On my Kubota engine, the daisy-chain of jumpers between glowplugs is COPPER. (far superior to aluminum as reliable electrical conductor) It should be trivial to procure a 6inch length of 10gauge copper house-wiring. (This contains 3 6inch lengths within it). Just strip the insulation and use the copper to fabricate your own daisy-chain.
 
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BruceP

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G5200H
Aug 7, 2016
748
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Richmond, Vermont, USA
Hmmm. Doesn't really help me figure out how to get the wires off
Beware that the GPs (just like spark-plugs) are made out of CERAMIC. Hence, they will shatter like glass. DO NOT use a hammer on them. Treat them as if they are made from glass. Too much force in ANY direction will break them (even if you do not visually SEE the damage)

As others have mentioned, soak with a good penetrant and re-try to loosen the stubborn nut. Start with the least-aggressive... and work your way up to needle-nose vice-grips. Even cutting the nut off with dremel cutoff wheel is an option. (any copper/brass/bronze metric nut should work just fine as replacement.)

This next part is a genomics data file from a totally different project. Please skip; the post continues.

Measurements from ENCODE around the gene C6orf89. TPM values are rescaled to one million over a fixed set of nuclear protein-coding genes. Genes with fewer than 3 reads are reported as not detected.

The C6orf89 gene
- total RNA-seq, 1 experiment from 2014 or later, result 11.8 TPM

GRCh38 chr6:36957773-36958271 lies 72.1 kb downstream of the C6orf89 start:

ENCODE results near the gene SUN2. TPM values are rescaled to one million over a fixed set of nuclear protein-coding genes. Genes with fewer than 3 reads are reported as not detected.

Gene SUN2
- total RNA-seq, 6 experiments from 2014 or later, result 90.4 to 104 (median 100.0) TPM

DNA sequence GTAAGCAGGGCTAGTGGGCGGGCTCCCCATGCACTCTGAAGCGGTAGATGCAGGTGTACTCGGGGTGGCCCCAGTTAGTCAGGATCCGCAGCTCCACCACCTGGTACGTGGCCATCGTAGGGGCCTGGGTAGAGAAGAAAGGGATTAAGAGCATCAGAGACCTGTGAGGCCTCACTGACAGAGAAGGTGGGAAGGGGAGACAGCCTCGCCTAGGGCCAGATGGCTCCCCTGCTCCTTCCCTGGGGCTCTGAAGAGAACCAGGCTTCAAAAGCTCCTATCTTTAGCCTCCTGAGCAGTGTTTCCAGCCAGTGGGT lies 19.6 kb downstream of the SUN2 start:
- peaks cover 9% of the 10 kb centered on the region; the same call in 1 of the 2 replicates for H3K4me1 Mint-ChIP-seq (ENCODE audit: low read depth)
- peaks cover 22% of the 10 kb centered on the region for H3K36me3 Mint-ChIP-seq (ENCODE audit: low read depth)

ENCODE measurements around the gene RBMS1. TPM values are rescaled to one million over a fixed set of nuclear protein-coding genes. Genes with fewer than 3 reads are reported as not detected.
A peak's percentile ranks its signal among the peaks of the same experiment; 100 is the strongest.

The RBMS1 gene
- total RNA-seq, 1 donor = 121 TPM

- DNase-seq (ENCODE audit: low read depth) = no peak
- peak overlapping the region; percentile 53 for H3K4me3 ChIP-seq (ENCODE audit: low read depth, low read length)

If all else fails, you may need to use destructive means to remove and replace the GP.

-------------
Do not forget that by disconnecting the OTHER two GPs, you can use ohmmeter to test the one which remains.

-----------------------------------------------
Another perfectly-good option is to LEAVE IT ALONE. If you are getting a voltage-drop, assume that GP is working.
 
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torch

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B7100HSD, B2789, B2550, B4672, RC54-71B, 48" cultivator, homemade FEL and Cab
Jun 10, 2016
2,307
541
113
Muskoka, Ont.
It was -21° this morning. I plugged in the block heater for 2 hours, installed a jumper with alligator clips from the rear to the centre glow plug, preheated for a minute and she fired up on all 3 with no stumble or white smoke. So I think that supports the corroded connection hypothesis.

For now the jumper will suffice. Did I mention it was -21° out? It's supposed to warm up a bit in a few days -- I'll tackle it then.
 
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Dave_eng

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Dave,-

I have two of those. Any idea what the effect of hitting the top of a glow plug with a hammer is?